GOP health proposal would upend consumers’ cost calculations in California | The Sacramento Bee | March 13, 2017
For better or worse, Californians who aren’t insured through their employers could see major changes in their health insurance costs under a Republican replacement for the Affordable Care Act. A House GOP proposal introduced March 6 would provide substantially less financial help to many consumers in higher-cost areas of California, from San Francisco to Monterey. But people in lower-cost markets like Los Angeles could fare better. That’s because the Republican proposal takes a simpler, across-the-board approach to tax credits than the current law.
The life-and-death stakes of an Affordable Care Act repeal in one of L.A. County’s poorest, sickest regions | Los Angeles Times | March 10, 2017
Nurses and doctors rush through hallways, readying exam rooms. The clinic in Lancaster hasn’t yet opened for the day, but staff members know that once patients start filing in they won’t stop. In less than two hours, it will be standing-room only in the waiting areas. Eight years ago, the Antelope Valley Community Clinic was a mobile van that offered check-ups and employed fewer than 10 people. Today it’s a health system with two clinics, two vans and 235 employees, and treats 500 patients a day.
Trump budget would reignite California’s financial strains | Los Angeles Times | March 15, 2017
President Trump’s budget would deliver a painful financial blow to California, with the potential to push a state that has struggled for years to keep its books balanced back into the kind of red ink that consumed it after the housing market collapse a decade ago. The only solace state and local officials are taking out of a White House budget plan that would cut most federal departments by about 10% to 12% is that even Republicans in Congress probably will find all the cuts on the table too hard to stomach. The president’s blueprint would disrupt almost everything California does, in some cases quite brutally.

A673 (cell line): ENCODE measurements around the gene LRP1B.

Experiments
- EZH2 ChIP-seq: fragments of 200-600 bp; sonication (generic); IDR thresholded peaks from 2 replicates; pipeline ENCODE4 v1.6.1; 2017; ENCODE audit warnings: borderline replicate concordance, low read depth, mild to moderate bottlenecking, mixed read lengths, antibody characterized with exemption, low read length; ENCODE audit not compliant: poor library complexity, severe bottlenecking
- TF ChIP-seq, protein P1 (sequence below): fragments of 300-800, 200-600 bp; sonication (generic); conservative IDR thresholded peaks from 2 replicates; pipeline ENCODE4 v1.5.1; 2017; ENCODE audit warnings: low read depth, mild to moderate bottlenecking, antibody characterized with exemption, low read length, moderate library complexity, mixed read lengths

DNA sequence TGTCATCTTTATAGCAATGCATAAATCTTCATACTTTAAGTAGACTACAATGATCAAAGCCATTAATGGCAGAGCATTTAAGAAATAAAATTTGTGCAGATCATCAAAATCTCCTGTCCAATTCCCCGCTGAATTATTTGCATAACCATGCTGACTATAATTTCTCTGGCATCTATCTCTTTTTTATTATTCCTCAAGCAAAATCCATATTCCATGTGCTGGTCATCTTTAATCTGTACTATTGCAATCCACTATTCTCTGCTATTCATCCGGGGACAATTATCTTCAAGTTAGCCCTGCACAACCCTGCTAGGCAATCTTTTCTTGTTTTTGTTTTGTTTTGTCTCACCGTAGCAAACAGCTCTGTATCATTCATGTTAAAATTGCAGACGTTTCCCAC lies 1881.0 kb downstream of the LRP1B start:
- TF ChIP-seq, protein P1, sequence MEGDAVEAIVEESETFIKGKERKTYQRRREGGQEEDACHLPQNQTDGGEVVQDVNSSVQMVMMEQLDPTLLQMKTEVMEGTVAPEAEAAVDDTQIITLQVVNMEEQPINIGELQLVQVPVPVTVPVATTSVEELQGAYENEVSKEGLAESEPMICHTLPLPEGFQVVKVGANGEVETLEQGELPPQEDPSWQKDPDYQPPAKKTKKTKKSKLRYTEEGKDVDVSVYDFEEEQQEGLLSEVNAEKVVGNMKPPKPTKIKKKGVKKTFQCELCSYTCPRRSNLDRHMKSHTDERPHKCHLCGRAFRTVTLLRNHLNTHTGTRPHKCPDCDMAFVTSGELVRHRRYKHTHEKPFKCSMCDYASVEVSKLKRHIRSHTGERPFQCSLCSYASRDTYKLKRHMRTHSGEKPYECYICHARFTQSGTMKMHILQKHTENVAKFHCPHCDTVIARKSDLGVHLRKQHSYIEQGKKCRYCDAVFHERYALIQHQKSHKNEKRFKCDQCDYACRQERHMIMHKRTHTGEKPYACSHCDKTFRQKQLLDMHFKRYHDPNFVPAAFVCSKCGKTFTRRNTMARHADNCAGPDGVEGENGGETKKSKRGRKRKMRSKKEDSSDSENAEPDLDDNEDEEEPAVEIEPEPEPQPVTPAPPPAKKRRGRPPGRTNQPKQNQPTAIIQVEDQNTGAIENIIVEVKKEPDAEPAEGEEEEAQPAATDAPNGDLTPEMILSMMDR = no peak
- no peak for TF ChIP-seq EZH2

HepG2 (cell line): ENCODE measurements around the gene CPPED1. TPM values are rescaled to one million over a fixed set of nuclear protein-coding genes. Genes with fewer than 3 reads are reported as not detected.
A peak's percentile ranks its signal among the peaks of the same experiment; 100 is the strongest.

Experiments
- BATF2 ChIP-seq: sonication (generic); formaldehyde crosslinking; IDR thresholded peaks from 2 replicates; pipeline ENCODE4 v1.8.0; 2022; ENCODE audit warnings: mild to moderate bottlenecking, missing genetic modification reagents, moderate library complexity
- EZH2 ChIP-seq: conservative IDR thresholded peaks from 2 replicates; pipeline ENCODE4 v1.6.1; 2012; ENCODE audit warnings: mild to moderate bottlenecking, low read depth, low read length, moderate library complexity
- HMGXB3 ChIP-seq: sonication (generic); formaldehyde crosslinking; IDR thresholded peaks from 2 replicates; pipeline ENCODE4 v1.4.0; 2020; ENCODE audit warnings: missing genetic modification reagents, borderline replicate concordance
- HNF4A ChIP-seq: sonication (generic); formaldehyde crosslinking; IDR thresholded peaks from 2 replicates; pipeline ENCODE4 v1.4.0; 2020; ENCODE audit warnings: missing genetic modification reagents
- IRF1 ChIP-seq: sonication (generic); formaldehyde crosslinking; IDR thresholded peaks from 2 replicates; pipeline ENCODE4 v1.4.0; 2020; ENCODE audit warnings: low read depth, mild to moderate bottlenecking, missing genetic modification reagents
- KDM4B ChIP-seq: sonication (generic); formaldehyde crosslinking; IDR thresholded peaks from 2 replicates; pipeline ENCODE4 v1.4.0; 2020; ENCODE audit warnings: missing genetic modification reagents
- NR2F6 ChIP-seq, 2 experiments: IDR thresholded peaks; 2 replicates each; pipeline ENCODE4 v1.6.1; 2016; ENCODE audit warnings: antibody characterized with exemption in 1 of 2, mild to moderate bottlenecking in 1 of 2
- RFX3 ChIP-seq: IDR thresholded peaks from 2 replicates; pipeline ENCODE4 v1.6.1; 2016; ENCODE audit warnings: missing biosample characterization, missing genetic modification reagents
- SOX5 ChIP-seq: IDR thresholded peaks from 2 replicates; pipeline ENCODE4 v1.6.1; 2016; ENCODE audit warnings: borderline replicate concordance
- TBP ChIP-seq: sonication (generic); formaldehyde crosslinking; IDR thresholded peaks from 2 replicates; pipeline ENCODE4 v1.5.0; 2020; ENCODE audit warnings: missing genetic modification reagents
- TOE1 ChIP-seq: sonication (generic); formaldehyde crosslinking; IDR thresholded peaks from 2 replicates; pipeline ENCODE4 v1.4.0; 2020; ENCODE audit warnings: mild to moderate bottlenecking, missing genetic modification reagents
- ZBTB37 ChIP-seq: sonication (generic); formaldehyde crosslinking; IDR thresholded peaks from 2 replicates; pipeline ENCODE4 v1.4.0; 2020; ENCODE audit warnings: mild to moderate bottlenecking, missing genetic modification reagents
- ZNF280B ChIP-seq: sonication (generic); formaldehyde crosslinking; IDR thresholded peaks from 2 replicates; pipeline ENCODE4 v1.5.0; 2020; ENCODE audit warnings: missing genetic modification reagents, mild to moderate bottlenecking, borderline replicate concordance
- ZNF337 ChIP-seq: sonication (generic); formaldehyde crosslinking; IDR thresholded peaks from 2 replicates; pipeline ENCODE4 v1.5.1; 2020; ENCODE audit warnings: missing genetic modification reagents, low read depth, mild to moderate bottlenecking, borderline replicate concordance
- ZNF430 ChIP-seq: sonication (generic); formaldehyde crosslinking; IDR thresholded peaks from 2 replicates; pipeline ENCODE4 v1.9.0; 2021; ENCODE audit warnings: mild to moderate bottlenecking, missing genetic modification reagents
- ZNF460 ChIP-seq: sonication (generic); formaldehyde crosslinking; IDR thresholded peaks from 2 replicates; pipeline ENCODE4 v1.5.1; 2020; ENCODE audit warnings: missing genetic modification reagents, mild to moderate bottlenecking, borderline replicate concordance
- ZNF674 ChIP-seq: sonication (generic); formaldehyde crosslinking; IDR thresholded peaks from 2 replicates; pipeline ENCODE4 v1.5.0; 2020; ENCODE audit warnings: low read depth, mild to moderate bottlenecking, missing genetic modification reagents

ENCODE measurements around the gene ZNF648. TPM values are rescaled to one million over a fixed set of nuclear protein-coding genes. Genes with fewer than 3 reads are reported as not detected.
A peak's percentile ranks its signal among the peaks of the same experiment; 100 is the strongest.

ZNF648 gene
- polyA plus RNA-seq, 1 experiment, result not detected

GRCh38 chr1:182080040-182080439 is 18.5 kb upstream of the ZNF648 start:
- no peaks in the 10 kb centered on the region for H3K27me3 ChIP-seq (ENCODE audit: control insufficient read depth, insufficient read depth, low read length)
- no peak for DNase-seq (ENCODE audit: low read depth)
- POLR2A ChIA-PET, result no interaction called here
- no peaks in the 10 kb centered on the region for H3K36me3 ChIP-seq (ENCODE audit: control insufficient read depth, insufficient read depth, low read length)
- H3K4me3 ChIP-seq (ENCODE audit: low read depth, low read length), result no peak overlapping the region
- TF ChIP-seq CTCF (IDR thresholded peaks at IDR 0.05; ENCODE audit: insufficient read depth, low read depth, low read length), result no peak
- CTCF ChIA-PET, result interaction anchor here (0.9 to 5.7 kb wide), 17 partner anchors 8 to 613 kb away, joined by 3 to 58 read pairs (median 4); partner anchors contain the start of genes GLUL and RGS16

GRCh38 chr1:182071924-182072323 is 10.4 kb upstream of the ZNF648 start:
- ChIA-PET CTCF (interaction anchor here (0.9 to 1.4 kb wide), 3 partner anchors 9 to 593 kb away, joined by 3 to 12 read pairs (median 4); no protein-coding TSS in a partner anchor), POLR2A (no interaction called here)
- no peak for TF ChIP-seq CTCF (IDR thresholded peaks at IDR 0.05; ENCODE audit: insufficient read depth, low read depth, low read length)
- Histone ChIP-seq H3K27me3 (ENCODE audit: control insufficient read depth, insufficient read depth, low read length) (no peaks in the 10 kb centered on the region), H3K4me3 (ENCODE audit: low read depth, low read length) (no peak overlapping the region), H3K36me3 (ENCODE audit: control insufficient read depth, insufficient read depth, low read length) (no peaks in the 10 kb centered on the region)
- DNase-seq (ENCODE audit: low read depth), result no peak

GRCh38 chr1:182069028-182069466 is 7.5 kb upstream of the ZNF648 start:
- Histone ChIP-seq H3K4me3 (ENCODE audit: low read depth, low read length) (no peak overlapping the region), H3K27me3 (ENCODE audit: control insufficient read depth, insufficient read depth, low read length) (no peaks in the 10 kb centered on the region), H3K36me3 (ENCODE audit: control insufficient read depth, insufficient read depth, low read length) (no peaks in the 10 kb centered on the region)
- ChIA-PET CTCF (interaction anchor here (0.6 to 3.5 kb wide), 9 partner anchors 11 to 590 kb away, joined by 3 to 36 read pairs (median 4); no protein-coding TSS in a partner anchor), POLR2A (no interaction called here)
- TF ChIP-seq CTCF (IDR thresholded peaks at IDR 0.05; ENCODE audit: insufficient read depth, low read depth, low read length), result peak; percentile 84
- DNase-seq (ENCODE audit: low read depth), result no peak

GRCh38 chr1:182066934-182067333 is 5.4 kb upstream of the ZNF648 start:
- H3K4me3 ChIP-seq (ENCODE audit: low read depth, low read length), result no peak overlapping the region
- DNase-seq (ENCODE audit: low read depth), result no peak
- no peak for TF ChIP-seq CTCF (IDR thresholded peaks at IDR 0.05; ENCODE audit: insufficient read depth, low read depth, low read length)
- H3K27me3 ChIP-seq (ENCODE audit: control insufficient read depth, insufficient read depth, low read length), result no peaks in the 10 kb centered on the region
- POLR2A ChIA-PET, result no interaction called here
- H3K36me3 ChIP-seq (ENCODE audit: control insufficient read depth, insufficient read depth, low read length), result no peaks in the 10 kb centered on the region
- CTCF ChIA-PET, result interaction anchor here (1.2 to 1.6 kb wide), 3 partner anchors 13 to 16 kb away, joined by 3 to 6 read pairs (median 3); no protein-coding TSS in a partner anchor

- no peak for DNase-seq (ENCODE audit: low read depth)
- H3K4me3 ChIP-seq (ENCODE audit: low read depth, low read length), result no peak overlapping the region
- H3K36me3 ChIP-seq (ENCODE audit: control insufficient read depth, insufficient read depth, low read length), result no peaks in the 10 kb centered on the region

Sonoma County housing, homeless and legal services brace for budget cuts under Trump plan | Press Democrat | March 16, 2017
Repairs to decrepit housing, restoration of coho salmon runs, funding for homeless services and legal assistance to low-income tenants are among the Sonoma County programs targeted for significant cuts in the budget blueprint released Thursday by President Donald Trump. Public access broadcasting and weather forecasting to improve water supply management also were threatened in the spending plan that cuts nearly $59 billion from most federal agency budgets to offset an equal increase for just three: Veterans Affairs, Homeland Security and Defense. Scientists at Novato’s Buck Institute for Research on Aging are eyeing a potential loss of $3 million for studies of chronic diseases like Alzheimer’s, Parkinson’s and cancer, while Santa Rosa and the county are bracing for an equal loss of funding largely for housing services.
San Bernardino County braces for renewed In-Home Supportive Services spending | Daily Press | March 14, 2017
This county is bracing for the financial brunt from the looming cancellation of a seven-county pilot program that had capped local costs for In-Home Supportive Services and shifted responsibility for IHSS labor negotiations to the state. The Coordinated Care Initiative, announced by Gov. Jerry Brown in January 2012, enabled persons eligible for both Medicare and Medi-Cal to receive health services, including home-based services, through a single health plan. The pilot program was implemented in seven counties, including San Bernardino County.